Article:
Government considers local income tax to aid the poor

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The council tax, target of growing protests from householders hit by above-inflation rises,could be scrapped and replaced with a local income tax. The surprise proposal, which could hit middle-class families hard but significantly reduce bills for low-income households, was revealed yesterday by Nick Raynsford, the Local Government minister.

Labour fears a backlash from the voters as the impact of council tax rises - which this year averaged 12.9 per cent - is felt. The town hall funding system could probably not be reformed before 2006, but the government could fight the next election on a commitment to abolish council tax. The move would also mean Labour adopting a flagship Liberal Democrat policy.

The idea emerged after a Whitehall review of local government finance discovered deep hostility to the council tax among people who thought it was too high and should be reformed. Several options will be examined by ministers, including introducing a local income tax, reforming business rates and a complete overhaul of council tax.

Variations of local income tax operate in several European countries, including Norway, Finland and Switzerland, as well as in Canada and some American states. Mr Raynsford, who is chairing the review, told MPs: "We aren't going to come out with glib promises of quick improvements.

"We want to look closely because this is a serious issue and you rightly highlight one of the obvious anomalies that would flow from the abolition of the only property tax that exists in this country."

A spokeswoman for the Office of the Deputy Prime Minister said later: "The Government is looking at a local income tax. Nothing has been decided. We're very much at the preliminary stage. The Government starts with an open mind." She said the aim of the review, which will reach its conclusions next summer, was to arrive with a system that was "fair and sustainable".

Under the Liberal Democrat proposal, local income tax would be administered by the Inland Revenue at an estimated rate of 3.5p in the pound. The party reckons households with an annual income below £39,000 would be better off while those above that would pay more.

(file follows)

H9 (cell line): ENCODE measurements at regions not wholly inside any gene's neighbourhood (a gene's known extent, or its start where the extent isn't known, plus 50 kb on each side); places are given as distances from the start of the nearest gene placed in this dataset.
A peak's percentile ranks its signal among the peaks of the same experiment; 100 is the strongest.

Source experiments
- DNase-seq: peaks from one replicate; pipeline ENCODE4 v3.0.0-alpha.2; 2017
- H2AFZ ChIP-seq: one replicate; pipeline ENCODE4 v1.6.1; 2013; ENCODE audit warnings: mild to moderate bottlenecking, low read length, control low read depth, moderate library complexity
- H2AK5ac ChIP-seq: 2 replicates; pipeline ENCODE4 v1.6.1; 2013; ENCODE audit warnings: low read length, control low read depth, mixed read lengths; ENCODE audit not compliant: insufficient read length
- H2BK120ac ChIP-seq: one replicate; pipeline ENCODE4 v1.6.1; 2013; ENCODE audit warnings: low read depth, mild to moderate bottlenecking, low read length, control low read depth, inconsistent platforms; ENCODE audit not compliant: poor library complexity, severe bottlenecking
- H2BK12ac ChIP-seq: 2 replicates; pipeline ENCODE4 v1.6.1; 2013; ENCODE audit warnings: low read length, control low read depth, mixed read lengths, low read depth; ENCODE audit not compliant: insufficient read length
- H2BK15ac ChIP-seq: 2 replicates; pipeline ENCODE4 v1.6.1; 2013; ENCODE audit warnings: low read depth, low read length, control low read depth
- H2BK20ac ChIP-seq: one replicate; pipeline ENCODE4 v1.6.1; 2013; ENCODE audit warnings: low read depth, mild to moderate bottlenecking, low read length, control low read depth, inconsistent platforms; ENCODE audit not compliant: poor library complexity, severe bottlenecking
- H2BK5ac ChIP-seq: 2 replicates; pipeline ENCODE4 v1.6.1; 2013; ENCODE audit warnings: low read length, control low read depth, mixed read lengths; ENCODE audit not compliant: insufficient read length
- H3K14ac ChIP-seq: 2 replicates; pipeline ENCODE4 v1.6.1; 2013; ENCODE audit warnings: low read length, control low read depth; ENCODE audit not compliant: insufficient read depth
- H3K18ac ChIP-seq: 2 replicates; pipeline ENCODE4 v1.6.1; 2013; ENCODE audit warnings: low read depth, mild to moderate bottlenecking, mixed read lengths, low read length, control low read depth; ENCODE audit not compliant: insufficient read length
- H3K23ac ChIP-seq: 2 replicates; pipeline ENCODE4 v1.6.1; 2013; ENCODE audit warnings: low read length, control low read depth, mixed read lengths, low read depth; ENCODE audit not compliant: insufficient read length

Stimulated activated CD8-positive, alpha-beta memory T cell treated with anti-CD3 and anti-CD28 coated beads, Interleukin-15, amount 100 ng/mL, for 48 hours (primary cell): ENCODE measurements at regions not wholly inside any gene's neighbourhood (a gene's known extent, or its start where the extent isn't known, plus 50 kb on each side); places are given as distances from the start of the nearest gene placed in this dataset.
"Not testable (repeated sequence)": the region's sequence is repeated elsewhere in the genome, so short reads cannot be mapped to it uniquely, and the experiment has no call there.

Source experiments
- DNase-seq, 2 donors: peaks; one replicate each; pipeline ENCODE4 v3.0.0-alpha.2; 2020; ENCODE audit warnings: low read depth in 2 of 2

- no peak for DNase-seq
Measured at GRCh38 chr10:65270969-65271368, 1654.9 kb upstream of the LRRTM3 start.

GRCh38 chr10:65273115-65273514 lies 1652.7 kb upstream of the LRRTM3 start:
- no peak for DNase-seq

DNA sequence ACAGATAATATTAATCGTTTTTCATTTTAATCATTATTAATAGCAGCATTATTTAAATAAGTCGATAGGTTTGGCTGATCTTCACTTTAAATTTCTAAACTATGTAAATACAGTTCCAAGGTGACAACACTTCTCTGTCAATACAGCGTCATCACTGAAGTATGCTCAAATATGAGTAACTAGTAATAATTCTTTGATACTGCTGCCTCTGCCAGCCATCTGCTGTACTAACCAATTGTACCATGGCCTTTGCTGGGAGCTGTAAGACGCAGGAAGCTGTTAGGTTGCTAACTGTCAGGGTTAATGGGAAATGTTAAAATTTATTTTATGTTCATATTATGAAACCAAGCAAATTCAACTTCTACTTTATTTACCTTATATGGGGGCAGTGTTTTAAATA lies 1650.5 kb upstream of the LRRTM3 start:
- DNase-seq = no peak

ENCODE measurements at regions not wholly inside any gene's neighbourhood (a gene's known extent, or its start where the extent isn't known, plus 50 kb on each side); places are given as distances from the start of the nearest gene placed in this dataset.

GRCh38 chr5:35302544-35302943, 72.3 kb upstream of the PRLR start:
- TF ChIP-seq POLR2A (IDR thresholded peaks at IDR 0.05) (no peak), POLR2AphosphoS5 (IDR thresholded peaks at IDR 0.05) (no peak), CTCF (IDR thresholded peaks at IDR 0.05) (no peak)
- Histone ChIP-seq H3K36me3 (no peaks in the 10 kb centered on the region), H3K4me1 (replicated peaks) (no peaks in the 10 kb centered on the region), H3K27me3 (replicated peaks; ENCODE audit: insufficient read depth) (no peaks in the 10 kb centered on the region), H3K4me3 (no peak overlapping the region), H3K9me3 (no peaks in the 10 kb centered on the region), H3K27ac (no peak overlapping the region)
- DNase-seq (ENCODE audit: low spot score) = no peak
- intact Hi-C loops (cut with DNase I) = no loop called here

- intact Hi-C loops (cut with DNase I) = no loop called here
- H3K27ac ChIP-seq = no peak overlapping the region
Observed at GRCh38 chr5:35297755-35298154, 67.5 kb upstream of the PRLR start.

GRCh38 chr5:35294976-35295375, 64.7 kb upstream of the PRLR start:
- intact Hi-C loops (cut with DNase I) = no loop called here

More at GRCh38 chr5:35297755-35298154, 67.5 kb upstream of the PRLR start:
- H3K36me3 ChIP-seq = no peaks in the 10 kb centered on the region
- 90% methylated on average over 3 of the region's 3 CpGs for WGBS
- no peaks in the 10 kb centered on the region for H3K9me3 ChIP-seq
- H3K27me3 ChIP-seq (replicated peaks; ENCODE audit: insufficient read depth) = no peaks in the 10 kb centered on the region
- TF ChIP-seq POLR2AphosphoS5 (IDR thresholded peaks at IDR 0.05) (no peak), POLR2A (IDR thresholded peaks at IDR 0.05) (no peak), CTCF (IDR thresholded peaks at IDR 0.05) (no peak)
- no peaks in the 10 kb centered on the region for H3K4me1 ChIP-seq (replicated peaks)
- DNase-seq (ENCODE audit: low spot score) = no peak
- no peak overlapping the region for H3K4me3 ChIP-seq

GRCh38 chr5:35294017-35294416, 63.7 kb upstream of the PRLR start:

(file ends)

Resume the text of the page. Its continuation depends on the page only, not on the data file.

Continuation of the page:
Central government block grants would be phased out eventually, but a "safety net" system would ensure disparities between wealthier and poorer parts of the country are evened out. The party says it will be able to make large savings in administration costs by the move, because 4 per cent of council tax revenue went on bureaucracy alone, compared with 1 per cent of income tax.

Edward Davey, Liberal Democrat local government spokesman, called for Labour to announce the end of the council tax immediately. "Labour inherited this unfair tax from the Conservatives, so what is stopping ministers addressing the council tax problem directly? Council tax is now so unfair to millions of pensioners, and people on low incomes, that it must be scrapped."

Mr Raynsford has already conceded that this year's tax rises have reached the "limit of acceptability". The government has ruled out capping town hall budgets this year, but warned it was prepared to limit local authority spending in 2004-05. This year's biggest increases have included: Wandsworth (45 per cent); Westminster (28 per cent); Croydon (27 per cent); Ealing (26 per cent); Barnet, Eastbourne (24 per cent each); Lambeth (23 per cent); Brent (23 per cent); Harrow, Islington, Runnymeade, Portsmouth, Weymouth & Portland, Elmbridge (21 per cent each) and Hastings, Mole Valley, Rother Thurrock and Surrey Heath (20 per cent).

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